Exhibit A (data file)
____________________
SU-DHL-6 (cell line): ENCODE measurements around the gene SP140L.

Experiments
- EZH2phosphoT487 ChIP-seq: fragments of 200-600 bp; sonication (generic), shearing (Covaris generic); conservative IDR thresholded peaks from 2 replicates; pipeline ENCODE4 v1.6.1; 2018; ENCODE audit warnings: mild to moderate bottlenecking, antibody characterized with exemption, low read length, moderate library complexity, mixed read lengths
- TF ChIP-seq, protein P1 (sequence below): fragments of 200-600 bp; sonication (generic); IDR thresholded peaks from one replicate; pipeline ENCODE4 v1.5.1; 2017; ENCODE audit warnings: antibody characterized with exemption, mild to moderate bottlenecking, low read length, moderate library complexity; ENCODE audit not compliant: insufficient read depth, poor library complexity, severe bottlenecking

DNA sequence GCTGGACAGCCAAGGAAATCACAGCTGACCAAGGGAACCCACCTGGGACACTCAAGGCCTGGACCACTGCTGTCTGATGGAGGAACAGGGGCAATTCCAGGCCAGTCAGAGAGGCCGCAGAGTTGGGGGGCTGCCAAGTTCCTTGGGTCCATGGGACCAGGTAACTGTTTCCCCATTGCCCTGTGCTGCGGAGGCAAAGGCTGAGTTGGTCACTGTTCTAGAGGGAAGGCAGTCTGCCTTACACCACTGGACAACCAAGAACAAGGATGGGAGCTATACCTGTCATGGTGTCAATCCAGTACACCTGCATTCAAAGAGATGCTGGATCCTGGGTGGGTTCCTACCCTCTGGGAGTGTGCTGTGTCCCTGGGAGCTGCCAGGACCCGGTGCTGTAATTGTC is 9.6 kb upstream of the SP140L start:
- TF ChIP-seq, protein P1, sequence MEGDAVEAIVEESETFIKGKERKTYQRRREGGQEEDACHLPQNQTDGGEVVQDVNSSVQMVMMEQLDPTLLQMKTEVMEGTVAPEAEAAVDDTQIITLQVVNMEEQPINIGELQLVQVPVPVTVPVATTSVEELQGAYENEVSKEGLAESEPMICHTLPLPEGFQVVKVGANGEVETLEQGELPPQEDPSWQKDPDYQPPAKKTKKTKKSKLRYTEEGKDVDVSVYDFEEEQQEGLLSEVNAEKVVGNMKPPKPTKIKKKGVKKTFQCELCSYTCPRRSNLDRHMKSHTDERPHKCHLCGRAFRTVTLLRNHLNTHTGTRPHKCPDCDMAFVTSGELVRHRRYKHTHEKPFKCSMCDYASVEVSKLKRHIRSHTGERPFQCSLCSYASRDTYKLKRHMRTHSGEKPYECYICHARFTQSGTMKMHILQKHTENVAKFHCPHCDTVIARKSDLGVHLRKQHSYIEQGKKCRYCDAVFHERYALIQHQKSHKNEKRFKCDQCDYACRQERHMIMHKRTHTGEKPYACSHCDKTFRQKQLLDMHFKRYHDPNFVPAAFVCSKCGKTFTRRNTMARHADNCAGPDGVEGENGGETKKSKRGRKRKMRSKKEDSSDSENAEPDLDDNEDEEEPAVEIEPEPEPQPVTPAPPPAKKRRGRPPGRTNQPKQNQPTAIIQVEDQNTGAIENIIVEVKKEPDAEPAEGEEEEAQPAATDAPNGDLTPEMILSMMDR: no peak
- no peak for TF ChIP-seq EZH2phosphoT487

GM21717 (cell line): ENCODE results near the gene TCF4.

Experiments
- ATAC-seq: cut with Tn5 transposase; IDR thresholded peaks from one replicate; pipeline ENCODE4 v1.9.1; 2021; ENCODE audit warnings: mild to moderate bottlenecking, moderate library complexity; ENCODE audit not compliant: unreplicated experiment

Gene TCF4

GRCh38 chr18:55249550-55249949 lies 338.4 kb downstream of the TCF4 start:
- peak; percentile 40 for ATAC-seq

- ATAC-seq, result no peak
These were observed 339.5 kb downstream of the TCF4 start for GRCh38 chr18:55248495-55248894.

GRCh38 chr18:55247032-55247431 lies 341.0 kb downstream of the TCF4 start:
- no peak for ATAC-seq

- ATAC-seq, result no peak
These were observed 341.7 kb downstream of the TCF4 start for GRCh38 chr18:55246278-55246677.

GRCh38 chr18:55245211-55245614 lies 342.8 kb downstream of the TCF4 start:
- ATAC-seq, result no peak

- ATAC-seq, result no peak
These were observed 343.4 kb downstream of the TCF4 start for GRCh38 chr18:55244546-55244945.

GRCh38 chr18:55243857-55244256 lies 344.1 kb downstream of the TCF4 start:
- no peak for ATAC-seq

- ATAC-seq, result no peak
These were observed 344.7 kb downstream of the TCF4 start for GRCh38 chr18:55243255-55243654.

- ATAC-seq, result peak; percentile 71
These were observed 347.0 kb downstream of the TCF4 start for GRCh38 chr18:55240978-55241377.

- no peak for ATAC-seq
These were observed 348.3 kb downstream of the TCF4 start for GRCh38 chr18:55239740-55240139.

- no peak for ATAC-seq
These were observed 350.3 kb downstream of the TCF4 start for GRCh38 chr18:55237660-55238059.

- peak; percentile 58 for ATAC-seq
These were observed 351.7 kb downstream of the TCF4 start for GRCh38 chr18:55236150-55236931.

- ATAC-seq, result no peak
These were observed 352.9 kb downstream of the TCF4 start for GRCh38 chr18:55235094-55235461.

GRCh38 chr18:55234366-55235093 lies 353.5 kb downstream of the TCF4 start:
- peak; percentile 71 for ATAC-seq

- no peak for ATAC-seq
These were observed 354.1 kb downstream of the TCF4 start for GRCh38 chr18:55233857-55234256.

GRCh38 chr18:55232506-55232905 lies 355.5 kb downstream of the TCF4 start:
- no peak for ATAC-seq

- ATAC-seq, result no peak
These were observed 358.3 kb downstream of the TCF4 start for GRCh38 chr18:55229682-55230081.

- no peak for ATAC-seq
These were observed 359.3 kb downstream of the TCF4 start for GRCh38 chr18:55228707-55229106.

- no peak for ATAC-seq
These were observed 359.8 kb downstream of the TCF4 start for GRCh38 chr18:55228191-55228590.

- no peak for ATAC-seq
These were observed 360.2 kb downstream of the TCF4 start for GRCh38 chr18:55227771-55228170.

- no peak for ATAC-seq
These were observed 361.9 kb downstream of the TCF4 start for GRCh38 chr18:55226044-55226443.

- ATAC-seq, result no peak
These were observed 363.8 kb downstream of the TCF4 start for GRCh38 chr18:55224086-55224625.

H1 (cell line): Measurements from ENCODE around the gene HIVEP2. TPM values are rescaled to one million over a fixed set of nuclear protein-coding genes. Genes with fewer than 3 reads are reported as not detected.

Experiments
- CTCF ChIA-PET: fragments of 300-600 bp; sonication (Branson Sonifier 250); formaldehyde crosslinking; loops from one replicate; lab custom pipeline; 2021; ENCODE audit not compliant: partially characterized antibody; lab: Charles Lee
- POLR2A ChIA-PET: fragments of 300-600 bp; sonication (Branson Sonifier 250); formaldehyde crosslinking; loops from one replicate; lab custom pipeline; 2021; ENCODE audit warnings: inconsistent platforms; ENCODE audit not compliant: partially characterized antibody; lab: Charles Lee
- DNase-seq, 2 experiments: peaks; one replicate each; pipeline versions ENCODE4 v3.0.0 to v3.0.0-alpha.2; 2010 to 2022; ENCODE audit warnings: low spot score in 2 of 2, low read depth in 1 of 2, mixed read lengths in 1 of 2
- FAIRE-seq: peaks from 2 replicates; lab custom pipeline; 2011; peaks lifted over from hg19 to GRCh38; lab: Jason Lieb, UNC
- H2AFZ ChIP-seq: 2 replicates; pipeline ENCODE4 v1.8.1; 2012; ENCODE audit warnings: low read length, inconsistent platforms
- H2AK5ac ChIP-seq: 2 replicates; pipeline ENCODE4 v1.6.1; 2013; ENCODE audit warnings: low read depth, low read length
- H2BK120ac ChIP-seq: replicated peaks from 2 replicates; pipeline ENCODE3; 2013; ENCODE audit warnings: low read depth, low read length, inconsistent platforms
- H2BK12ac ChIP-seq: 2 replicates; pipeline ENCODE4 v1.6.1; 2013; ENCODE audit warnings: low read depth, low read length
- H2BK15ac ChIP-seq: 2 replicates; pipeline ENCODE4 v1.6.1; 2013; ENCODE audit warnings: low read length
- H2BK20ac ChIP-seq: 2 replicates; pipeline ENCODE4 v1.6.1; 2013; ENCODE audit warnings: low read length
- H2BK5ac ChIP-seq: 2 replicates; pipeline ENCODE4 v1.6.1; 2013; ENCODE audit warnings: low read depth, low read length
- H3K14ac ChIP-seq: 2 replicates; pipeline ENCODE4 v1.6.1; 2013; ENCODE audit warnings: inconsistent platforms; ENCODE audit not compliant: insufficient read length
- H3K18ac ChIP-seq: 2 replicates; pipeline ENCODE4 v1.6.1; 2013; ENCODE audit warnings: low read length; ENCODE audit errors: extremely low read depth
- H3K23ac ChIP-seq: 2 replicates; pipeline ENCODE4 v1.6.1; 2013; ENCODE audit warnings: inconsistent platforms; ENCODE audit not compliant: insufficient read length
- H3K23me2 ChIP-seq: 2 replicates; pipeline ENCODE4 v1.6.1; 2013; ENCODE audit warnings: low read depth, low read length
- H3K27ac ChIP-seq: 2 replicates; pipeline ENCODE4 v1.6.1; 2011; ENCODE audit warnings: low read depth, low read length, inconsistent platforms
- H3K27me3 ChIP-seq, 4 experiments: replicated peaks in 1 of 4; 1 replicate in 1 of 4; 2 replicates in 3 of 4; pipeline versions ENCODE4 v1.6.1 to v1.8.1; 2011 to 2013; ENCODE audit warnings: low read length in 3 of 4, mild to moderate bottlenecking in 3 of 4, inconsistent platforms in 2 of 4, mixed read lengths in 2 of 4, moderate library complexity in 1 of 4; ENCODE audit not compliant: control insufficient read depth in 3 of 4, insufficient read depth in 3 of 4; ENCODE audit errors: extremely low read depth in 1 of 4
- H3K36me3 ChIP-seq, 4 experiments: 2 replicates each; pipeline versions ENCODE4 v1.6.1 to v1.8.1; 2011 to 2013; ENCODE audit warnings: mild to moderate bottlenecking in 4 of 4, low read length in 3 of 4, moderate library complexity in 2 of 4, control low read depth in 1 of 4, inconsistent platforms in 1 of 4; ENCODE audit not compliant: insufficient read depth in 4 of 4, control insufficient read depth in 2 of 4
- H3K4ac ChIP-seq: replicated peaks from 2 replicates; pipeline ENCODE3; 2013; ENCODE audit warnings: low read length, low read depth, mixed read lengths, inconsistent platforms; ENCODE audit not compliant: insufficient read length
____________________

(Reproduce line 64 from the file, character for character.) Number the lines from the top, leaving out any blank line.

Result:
- H2BK120ac ChIP-seq: replicated peaks from 2 replicates; pipeline ENCODE3; 2013; ENCODE audit warnings: low read depth, low read length, inconsistent platforms